Photo of the Week – Ice and Fog

Happy New Year, everyone! The 44th Parallel Photography Photo of the Week is back, after a brief holiday hiatus. This week’s image reflects our current weather conditions – distinctly un-winter-like (and a new record for the region). I much prefer ‘real’ winter and will be glad when we’re back to it, but I must say that the fog does create some great photographic opportunities. So while the weather is lousy, get out there with your camera. 🙂

Click on the thumbnail below to view 44th Parallel Photography’s Photo of the Week.

13 January 2013

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Filed under Creative Photography, Digital Photography, Landscape, Nature, nature photography, Photo of the Week, photography, Winter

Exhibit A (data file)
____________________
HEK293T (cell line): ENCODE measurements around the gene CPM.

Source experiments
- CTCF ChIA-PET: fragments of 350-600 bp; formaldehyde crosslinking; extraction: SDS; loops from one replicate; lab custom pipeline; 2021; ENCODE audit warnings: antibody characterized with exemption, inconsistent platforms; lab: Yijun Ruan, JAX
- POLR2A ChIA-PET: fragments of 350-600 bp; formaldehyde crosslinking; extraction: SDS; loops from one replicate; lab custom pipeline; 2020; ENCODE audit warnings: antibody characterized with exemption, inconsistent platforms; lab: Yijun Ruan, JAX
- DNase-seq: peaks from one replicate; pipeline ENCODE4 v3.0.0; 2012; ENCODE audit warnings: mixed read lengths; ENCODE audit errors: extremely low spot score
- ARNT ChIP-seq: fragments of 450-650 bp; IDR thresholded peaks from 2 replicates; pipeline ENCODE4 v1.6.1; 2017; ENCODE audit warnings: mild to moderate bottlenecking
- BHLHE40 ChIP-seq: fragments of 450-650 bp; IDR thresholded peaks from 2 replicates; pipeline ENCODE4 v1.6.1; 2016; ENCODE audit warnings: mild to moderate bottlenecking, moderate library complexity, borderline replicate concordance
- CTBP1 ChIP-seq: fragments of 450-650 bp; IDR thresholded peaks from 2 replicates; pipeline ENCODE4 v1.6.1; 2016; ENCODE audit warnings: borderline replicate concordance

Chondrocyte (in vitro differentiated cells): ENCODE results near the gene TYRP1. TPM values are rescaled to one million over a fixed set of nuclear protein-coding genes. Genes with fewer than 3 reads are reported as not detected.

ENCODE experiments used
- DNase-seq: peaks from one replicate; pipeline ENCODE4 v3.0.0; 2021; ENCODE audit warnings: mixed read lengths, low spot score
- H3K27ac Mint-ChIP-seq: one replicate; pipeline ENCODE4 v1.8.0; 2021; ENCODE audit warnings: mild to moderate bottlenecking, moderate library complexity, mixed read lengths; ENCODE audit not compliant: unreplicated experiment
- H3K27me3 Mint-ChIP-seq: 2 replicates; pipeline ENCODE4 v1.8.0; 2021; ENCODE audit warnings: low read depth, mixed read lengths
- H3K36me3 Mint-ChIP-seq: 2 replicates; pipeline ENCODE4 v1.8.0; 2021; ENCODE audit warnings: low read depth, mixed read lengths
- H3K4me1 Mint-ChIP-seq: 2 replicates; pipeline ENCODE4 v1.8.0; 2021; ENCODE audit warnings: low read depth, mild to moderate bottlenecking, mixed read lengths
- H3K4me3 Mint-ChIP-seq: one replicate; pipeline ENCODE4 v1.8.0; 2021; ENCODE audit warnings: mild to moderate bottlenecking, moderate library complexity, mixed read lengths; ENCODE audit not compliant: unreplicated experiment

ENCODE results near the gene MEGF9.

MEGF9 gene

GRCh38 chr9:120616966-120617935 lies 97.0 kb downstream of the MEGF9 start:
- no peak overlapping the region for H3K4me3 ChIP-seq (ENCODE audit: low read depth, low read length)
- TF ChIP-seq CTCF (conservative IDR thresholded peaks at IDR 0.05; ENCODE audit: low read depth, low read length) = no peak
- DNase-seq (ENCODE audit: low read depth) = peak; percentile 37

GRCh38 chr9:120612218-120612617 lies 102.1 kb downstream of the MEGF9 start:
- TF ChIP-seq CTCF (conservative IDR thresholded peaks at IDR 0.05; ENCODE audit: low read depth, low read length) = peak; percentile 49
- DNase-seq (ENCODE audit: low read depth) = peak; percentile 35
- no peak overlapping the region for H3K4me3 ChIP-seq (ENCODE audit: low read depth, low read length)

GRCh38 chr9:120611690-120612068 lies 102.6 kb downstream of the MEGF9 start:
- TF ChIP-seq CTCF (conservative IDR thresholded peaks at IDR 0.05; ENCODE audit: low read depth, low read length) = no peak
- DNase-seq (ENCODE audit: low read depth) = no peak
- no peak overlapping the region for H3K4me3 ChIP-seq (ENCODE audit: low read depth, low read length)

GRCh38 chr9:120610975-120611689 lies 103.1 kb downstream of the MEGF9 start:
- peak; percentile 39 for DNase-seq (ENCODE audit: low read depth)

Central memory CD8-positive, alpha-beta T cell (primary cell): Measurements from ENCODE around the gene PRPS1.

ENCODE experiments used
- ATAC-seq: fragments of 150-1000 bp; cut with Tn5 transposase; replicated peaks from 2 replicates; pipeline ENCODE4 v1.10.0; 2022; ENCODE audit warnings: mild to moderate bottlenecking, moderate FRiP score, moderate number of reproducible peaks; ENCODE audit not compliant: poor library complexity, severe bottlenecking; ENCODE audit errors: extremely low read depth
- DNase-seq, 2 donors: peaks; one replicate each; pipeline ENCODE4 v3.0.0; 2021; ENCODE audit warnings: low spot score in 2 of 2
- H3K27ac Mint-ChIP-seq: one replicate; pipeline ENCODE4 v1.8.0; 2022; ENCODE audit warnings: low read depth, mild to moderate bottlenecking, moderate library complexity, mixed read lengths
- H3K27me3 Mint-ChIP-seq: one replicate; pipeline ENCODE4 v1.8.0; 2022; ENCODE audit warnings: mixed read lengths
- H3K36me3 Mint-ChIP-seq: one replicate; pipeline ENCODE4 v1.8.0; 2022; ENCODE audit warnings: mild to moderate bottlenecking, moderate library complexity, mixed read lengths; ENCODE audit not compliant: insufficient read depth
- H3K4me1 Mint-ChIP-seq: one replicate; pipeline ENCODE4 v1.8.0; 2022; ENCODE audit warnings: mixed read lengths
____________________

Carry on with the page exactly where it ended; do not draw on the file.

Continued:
Perils aside… let’s talk about passion

My last blog post, a few days ago, was about the perils of following your passion, whatever that may be. In the photography world, many of us would quit our ‘day jobs’ in a heartbeat, to become a full-time photographer. That doesn’t necessarily mean you hate your day job. It just means that you have a greater calling. It just means that there is something you are really, really passionate about and that you wish you could spend all your waking moments doing it.

Like I said before, for me, photography (and the things associated with my photography such as writing, conservation, environmental preservation, and connecting with people) is oxygen. Sure, I find it hard that I can only ‘breathe’ part time. 🙂 But let me tell you, it’s better than not breathing at all!

"You conceive your world in your mind and then create it with your hands" - Chris Widener

“You conceive your world in your mind and then create it with your hands” – Chris Widener